The alternative theory flows from the first — that Putin expects the extreme pressure to work this time, compelling the West to reappraise its commitment to Ukraine. After all, despite the brave affirmations from the Biden administration and Secretary-General Jens Stoltenberg that no country can dictate NATO’s membership decisions, Russia’s objections have already significantly delayed admission of Ukraine and Georgia.
Moreover, Putin knows the West’s aversion to using force and its commitment to diplomacy work in his favor. Washington and its allies will strive to understand the other side’s “legitimate” needs and to find a way to accommodate them. Putin may well have up his sleeve an idea that will serve that purpose, one that he broached in the early 2000s: NATO membership for Russia itself.
George Robertson, NATO’s secretary-general from 1999 to 2004, reported on a conversation he had with the Russian leader at that time: “Putin said, ‘When are you going to invite us to NATO?’” And Robertson said he responded, “We don’t invite people to join NATO; they apply to join NATO.” Putin allegedly replied, “Well, we’re not standing in line with a lot of countries that don’t matter.”
NATO’s rejection of the arrogant Russian demand was the right response then and it would be the right posture now if Putin is indeed dangling the Russia-in-NATO possibility as a way out of the West’s predicament — and his. If he contemplates Russia replacing Ukraine in NATO, it is an obvious nonstarter. But Biden and NATO can build on the raw concept and shape an authentic solution that would fairly serve the long-term security interests of all countries in the region.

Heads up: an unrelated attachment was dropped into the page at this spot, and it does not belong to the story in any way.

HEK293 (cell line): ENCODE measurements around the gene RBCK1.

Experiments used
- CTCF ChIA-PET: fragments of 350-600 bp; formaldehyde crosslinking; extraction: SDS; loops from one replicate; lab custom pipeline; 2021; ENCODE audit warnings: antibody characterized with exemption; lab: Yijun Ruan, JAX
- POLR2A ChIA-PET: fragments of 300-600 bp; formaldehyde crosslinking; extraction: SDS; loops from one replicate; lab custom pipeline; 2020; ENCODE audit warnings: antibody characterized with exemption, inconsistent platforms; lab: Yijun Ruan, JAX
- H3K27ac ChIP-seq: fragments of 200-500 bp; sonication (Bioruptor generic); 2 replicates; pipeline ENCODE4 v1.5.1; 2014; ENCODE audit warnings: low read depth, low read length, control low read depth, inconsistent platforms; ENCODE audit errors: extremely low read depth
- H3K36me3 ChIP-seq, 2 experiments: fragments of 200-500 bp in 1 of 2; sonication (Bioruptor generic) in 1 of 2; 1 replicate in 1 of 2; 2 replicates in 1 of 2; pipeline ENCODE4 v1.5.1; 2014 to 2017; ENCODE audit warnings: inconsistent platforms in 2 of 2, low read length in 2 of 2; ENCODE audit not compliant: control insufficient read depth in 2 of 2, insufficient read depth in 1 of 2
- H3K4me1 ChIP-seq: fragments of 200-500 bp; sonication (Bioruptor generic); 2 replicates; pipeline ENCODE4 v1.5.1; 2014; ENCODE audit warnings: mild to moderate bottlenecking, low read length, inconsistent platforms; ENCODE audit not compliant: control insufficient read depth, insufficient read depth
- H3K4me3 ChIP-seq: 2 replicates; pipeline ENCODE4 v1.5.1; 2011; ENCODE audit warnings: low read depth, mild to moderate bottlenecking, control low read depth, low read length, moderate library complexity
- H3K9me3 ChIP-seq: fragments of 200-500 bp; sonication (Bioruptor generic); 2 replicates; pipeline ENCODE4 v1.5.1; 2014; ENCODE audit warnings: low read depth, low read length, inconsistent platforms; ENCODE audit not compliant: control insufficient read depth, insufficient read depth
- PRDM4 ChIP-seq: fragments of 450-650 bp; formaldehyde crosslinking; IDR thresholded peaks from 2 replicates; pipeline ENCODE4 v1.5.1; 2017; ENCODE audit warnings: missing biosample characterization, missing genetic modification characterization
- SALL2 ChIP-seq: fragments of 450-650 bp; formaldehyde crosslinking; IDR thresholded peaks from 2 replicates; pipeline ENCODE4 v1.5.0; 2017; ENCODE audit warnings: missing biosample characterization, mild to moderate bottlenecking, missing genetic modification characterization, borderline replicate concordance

Instead of the burden-free NATO admission that Putin sought earlier, NATO should announce a new expansion program for all interested countries that qualify by Jan. 1, 2027. That would provide a five-year window for potential applicants to get their political and economic houses in order to meet the NATO standards.
Putin is unlikely to be willing to make major changes in Russia’s economic and political system, but that is his government’s choice and he would have five years to change his mind. If he does reject the opportunity to apply and qualify for membership like other countries, or initially indicates he wishes to join but does not seriously undertake the necessary reforms, NATO should not further delay the admission of Ukraine, Georgia, or other states that have been dutifully preparing for membership and are ready to join.
NATO should not repeat the mistake of the World Trade Organization, which delayed Taiwan’s admission in the early 2000s in order to allow China to catch up. Once in the organization, Beijing proceeded to shape it to serve China’s interests. Russia and China both have distorted the workings of the United Nations in the same way. NATO should require Russia to demonstrate its good-faith intentions before it is allowed in, first, by withdrawing from Georgia, Crimea and Eastern Ukraine. Putin will take umbrage, but he has well-earned the world’s suspicion and distrust. As the Chinese like to say, “He who tied the knot must untie it.”
Joseph Bosco served as China country director for the secretary of Defense from 2005 to 2006 and as Asia-Pacific director of humanitarian assistance and disaster relief from 2009 to 2010. He is a nonresident fellow at the Institute for Corean-American Studies and a member of the advisory board of the Global Taiwan Institute. Follow him on Twitter @BoscoJosephA.